I like to think I can form an opinion about an issue, but hear an opposing view and take it into consideration. A lot of people my age simply cannot do that. The impression I get from a lot of people my age is the general “anti-whatever-the-popular-thing-is-to-hate”, it just so happens that the Liberal Party is one of those things. It does not surprise me in the slightest that these fellow students could piss off a government minister so much. The naivety of them to find a popular point, eg. climate change, and to constantly argue what they think is the simple clear-cut point (morality), shows a great deal of, well, immaturity. Obviously, politics is not the most simple of topics, and highly controversial issues need to be addressed with more detail. But I bet the students concerned feel big cause they frustrated a politician.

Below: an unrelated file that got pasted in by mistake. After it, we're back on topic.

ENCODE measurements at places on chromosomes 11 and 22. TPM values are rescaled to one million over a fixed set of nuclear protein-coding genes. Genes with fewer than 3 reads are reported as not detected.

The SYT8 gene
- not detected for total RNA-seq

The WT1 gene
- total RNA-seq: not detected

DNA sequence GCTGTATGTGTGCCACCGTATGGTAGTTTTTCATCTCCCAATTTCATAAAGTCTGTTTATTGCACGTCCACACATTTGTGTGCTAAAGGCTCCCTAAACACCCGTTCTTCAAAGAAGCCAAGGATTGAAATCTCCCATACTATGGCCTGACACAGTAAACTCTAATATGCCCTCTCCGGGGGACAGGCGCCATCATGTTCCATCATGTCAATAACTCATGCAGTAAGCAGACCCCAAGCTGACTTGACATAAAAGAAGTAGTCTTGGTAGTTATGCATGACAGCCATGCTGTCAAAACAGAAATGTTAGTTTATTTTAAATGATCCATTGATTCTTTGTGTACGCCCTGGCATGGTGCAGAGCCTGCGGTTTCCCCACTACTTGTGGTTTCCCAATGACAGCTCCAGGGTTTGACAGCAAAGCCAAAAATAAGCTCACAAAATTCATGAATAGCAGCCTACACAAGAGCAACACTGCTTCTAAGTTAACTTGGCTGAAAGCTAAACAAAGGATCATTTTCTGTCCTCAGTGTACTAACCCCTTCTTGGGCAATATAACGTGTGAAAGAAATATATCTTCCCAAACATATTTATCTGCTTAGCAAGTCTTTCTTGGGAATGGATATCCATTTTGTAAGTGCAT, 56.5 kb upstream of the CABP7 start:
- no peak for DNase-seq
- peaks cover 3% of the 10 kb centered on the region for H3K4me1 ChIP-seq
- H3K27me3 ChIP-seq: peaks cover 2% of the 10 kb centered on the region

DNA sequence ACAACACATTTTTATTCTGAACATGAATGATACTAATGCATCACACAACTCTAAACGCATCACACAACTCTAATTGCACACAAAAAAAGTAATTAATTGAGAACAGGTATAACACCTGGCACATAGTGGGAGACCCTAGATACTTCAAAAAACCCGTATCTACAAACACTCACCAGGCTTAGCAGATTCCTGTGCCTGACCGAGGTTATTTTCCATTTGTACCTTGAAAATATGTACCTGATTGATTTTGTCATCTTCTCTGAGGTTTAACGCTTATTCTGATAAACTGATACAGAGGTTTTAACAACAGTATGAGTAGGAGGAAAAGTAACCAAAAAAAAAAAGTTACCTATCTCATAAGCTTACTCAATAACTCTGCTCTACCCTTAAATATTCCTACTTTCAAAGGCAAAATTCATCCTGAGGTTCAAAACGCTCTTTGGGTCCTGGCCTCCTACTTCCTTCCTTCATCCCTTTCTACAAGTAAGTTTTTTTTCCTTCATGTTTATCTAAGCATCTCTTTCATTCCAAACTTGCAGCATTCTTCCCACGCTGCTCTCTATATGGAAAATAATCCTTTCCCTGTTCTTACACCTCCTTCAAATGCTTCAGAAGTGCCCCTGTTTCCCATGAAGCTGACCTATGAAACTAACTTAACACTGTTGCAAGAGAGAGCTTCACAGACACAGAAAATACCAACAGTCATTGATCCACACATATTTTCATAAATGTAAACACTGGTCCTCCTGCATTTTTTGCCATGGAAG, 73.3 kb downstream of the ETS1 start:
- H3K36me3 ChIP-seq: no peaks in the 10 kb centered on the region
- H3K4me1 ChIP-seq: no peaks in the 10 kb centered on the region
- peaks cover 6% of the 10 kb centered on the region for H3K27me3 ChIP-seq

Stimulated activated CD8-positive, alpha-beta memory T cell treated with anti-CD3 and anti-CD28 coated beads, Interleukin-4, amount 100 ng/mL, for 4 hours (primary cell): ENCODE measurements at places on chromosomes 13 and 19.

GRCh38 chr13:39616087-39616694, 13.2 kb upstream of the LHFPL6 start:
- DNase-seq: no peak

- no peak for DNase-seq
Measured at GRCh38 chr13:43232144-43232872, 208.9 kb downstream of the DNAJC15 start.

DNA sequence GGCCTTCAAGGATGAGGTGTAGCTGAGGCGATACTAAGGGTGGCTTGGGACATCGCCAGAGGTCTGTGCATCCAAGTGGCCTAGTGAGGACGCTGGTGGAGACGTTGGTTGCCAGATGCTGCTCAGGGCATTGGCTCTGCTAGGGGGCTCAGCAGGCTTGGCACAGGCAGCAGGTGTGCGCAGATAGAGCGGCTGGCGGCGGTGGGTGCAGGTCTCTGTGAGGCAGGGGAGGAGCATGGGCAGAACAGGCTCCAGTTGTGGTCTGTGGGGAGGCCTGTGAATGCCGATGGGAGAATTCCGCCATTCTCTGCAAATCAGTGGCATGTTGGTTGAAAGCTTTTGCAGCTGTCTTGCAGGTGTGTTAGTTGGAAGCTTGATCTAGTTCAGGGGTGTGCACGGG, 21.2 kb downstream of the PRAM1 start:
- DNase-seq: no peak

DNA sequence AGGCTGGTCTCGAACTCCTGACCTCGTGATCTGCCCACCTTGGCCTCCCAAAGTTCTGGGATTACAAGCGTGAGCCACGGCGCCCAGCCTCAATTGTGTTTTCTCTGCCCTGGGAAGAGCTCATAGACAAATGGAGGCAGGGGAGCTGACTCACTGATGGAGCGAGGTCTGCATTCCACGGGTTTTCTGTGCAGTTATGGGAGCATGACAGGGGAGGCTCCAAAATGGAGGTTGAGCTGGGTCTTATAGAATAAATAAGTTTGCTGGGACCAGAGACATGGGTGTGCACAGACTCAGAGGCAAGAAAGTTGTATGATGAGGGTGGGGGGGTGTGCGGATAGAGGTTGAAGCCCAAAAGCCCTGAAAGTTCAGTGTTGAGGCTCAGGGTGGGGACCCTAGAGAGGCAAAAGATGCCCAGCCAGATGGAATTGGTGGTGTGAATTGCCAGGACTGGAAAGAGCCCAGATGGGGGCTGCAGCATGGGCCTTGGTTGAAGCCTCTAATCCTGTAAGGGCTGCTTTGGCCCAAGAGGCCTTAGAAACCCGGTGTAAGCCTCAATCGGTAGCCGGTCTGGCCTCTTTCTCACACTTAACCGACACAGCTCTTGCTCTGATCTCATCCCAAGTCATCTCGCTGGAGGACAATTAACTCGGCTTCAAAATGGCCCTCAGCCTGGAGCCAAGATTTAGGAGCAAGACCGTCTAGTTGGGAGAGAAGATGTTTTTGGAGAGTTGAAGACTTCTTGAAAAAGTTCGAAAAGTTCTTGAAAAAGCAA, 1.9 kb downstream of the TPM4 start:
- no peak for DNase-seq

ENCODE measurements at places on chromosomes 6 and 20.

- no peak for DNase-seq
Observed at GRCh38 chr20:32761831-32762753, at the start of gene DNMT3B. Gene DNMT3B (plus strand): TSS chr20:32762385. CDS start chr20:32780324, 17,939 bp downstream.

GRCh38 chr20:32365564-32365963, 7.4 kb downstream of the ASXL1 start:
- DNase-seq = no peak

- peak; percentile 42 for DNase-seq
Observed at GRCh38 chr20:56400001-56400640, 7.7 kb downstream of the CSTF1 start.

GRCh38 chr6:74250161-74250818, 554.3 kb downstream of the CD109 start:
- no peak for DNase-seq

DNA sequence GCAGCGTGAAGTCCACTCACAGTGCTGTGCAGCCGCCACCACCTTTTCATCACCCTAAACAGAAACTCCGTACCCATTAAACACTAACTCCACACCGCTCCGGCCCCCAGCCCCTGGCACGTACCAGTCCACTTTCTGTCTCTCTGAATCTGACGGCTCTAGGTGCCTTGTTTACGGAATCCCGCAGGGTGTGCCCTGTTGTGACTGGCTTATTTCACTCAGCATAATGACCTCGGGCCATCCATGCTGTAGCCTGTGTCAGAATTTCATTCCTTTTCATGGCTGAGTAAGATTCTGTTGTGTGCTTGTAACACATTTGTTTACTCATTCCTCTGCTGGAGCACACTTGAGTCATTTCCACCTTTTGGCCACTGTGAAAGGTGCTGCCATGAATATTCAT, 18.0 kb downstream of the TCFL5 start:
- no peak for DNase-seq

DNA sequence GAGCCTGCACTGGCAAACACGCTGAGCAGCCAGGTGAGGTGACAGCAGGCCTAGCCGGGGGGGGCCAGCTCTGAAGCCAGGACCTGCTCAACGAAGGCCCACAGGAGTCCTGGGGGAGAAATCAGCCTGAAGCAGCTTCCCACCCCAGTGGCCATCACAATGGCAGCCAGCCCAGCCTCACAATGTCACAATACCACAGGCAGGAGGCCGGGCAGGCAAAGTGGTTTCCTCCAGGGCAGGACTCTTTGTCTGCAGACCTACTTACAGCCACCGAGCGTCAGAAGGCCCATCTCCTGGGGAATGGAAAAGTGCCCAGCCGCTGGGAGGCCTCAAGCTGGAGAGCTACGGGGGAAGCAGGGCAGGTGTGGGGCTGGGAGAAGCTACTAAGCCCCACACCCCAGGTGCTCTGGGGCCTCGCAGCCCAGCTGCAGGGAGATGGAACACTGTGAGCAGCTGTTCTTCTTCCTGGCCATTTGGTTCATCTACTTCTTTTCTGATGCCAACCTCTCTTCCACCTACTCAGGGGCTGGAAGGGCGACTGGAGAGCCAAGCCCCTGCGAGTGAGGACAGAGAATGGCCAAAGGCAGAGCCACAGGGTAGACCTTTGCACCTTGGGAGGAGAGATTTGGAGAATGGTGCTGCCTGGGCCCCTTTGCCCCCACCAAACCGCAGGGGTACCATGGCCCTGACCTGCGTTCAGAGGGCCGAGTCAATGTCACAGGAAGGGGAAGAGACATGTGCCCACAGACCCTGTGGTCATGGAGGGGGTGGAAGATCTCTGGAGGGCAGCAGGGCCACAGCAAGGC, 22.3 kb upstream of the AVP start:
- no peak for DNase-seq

Personally, I prefer to make an informed (as much as possible) decision about matters such as this, and whilst there is a lot of criticism about climate change, I wouldn’t take such a definitive stance on the issue without looking into it further, and taking into account the government’s reasons for inaction (however inappropriate the general consensus of them are).

Thumper 10:29 am 10 Aug 07

I’ve also taught in ACT schools.

The reason I no longer do was due to the anti Liberal, femonazi culture that existed.

I was sick and tired of teaching that all refugees should be allowed into the country, that the stolen generation was akin to genocide, etc, all of that good leftist stuff.

It was very hard to give a balanced view.

Of course, that was not everyone.

Then again, when I was a kid I had radical ideas as well, so there’s no dramas there.